Such buses “achieve an estimated 196 passenger-miles per gallon of fuel burned, making them about four times as fuel efficient as commercial airplanes and private automobiles, after adjusting the latter for the fact that many car trips involve multiple occupants.” When passengers ride these intercity buses, it’s equivalent to reducing about 2.41 gallons of fuel per person.

Our analysis quantifies the net savings in fuel by evaluating how passengers would have traveled
had curbside bus service not been available

Changing Behaviors

The report also figures that the rise of rebranded and convenient set of travel services encourages “transit lifestyles:”

Arguably, there has been no comparable phenomenon that has reinvigorated intercity travel from departure points in the downtowns of major cities in the United States since the growth of rail-passenger travel during World War II.

Given the success of these systems,  Schwieterman and Fischer anticipate that new services will emerge in places like California, Florida and Texas. “We suspect it is only a matter of time before curbside operators launch service in routes that neither originate nor terminate in cities without dense downtown districts supported by rapid transit.”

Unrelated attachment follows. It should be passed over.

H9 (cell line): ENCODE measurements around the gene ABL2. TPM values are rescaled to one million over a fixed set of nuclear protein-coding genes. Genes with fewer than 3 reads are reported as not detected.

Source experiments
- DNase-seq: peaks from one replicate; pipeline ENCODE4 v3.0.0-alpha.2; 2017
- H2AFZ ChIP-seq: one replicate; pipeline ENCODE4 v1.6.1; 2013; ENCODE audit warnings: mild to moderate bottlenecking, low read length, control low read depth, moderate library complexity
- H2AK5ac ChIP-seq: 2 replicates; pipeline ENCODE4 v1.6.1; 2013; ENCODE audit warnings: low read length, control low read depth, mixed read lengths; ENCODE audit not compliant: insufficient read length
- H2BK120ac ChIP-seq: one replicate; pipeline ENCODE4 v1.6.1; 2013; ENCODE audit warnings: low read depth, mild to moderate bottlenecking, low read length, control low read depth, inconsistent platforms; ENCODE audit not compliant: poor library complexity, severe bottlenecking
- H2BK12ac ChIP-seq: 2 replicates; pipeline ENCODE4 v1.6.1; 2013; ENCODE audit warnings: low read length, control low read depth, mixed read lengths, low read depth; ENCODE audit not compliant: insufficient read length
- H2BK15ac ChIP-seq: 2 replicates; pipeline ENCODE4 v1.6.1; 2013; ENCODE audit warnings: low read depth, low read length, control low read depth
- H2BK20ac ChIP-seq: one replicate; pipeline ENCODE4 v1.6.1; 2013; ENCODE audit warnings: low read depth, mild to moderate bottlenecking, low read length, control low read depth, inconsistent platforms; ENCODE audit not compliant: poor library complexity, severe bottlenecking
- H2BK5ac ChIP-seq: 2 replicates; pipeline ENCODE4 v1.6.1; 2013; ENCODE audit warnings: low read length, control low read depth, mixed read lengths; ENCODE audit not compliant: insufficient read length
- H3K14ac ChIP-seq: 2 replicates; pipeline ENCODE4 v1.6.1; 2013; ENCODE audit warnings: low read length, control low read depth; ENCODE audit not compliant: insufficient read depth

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  • Samuel Augustus Jennings

    Anthing that gets auto-addicted American out of cars while saving lives and reducing reliance on oil is a good thing. In order to remain competitive Amtrak will be forced to expand and improve services while reducing fares.

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  • Keith

    Thanks for the clarification. Obviously, as the other person pointed out, there are the unregulated services in addition to the regulated bus companies. Having not read the full report, I was not clear on the research methodology. The article seemed to ignore the fact that services other than the old school traditional companies are operating, suggesting that operators like Megabus are a new phenomenon.

    I don’t have any particular value judgment with regard to illegal operators. Safety can get lost, but the fact is that there is a demand that’s not being met by traditional operators, and many cities have precluded service by alternative legal operators due to the lack of shared terminals.

    The demand for alternatives to Greyhound have long been there, there are significant challenges for newcomers to the market.

  • http://wiggling.wordpress.com/ david k

    I agree with R.W. curbside operators add to congestion and pollution and limit connections between modes by avoiding terminals. I hope the competition encourages legacy operators to upgrade their equipment and services.

  • http://thecityfix.com/members/jmckone/ Jonna McKone

    Hi Keith,